Honestly, you know, technology is really, really hard and to be able to really connect with it technologists and actually like take a breath and have some fun. That was, um, to me where I thought it was is the most fun because people are like, ah, I got to wear a suit. I'll have to do this. But when people really understand, like, Hey, this is my role.

This is my life. And we can make a little bit of fun out of it. Um, that, that to me was the most memorable and really just seeing everyone dressed up. I know a lot of people don't like it, but I love doing it and it's, and it really is a great, great time we call it the mom prom. So it, it really, it really is worth it.

Um, and it, it makes it feel like it's something special outside of your normal realm of what you're normally doing for work. It really does make it a unique experience. Well,

[00:11:32] Adam Walker: Mara, this has been great. So I wonder if you have any final thoughts you'd like to share the audience either related to tech bridge or technology or whatever, any final thoughts you'd

[00:11:42] Marva Bailer: like to share?

Yeah. So tech bridge, if you said, what am I most proud of right now? Um, so actually we now have two generation of balers. Um, so there was a, a, a big technology event where. Accenture, who was one of the longest standing supporters of tech bridge was opening their new office. And I cannot attend as a board member or as a sponsor with Splunk and nobody from Splunk could attend or our business partners.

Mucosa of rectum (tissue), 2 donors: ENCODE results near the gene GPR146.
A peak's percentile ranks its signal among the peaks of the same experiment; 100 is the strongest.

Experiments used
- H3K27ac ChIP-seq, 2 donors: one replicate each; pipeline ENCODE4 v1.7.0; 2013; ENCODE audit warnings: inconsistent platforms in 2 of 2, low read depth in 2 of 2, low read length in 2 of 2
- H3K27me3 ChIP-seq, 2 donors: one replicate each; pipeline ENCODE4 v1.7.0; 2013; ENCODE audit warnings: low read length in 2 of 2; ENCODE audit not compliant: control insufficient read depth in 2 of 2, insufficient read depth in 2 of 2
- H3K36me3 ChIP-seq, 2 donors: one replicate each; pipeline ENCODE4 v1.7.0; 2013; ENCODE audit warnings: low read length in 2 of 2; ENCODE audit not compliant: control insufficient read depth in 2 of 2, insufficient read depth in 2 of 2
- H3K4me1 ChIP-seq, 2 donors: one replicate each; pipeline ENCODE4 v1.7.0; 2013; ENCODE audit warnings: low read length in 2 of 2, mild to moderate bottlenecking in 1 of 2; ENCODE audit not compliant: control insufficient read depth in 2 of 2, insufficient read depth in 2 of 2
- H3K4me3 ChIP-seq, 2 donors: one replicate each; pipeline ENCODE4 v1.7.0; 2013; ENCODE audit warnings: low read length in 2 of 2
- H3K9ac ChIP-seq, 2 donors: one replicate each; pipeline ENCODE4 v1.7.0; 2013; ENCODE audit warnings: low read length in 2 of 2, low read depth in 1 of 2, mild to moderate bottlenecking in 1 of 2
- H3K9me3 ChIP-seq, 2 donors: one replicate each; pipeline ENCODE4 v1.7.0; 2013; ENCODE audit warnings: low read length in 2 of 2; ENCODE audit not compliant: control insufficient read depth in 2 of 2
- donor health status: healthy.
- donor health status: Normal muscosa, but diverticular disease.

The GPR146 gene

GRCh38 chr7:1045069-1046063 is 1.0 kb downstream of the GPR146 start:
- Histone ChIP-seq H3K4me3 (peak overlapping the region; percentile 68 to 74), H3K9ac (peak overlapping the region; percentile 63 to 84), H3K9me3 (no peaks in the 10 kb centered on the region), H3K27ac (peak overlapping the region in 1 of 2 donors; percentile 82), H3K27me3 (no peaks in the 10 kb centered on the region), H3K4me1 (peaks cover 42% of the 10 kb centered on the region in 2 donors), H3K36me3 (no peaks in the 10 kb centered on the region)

Cause we were all in Las Vegas for a company, all hands meeting. So instead of wasting my ticket, I said, Hmm, who can, who can go? So I asked a few friends, they couldn't go, or they already had tickets. And I was like, I'm sending my daughter. So my daughter was in grad school, um, at Emory for public health.

And I sent her and she networked and networked. And guess where she works now. Where Accenture and she is the Accenture, um, liaison with tech bridge for this TCP program, because you need all, you know, she's, she's probably better versed in how to navigate a new career and interviewing then, you know, someone like myself, who's, you know, 30 years into my career.

So yeah, but my point is, don't say no. You always want to say yes. And if you have to say no, which is okay, find somebody else to take your place, look at the next generation. So it could be a family member. It could be someone you mentor within your organization or outside your organization. And that's where the scale comes in.

So, so that, that's the advice I give to a lot of people on the left hands. They don't think about it. They're just like, sorry, Adam, just like this podcast. Sorry, Adam. I'm busy this week. Well, who else could have done it rather than you having to fill that spot? I should take that ownership and think of someone in my network and community that can help really add value.

And it really helps your political and social capital. So we all need to that. That's what, walking the walk and, and passing it on what that's, what that looks like. In practice, at least an idea. I

[00:13:39] Adam Walker: love that. I love that. Some really good, uh, parting advice. I really appreciate you sharing that. So Marva, this has been amazing.

Thanks for joining us on the show today.

[00:13:49] Marva Bailer: Thank you. Have a great day.

[00:13:51] Adam Walker: Thank you for listening to tech bridge talks a podcast about breaking the cycle of generational poverty through the innovative use of techniques. This podcast is produced by tech bridge to find out more about our work and how you can be a part visit tech that's tech